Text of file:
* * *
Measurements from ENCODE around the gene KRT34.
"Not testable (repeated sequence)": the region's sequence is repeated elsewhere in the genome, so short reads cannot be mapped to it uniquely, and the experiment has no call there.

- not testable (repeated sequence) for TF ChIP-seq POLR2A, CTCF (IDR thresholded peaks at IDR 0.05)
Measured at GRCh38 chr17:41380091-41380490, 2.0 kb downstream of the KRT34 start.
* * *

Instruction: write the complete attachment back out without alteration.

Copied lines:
Measurements from ENCODE around the gene KRT34.
"Not testable (repeated sequence)": the region's sequence is repeated elsewhere in the genome, so short reads cannot be mapped to it uniquely, and the experiment has no call there.

- not testable (repeated sequence) for TF ChIP-seq POLR2A, CTCF (IDR thresholded peaks at IDR 0.05)
Measured at GRCh38 chr17:41380091-41380490, 2.0 kb downstream of the KRT34 start.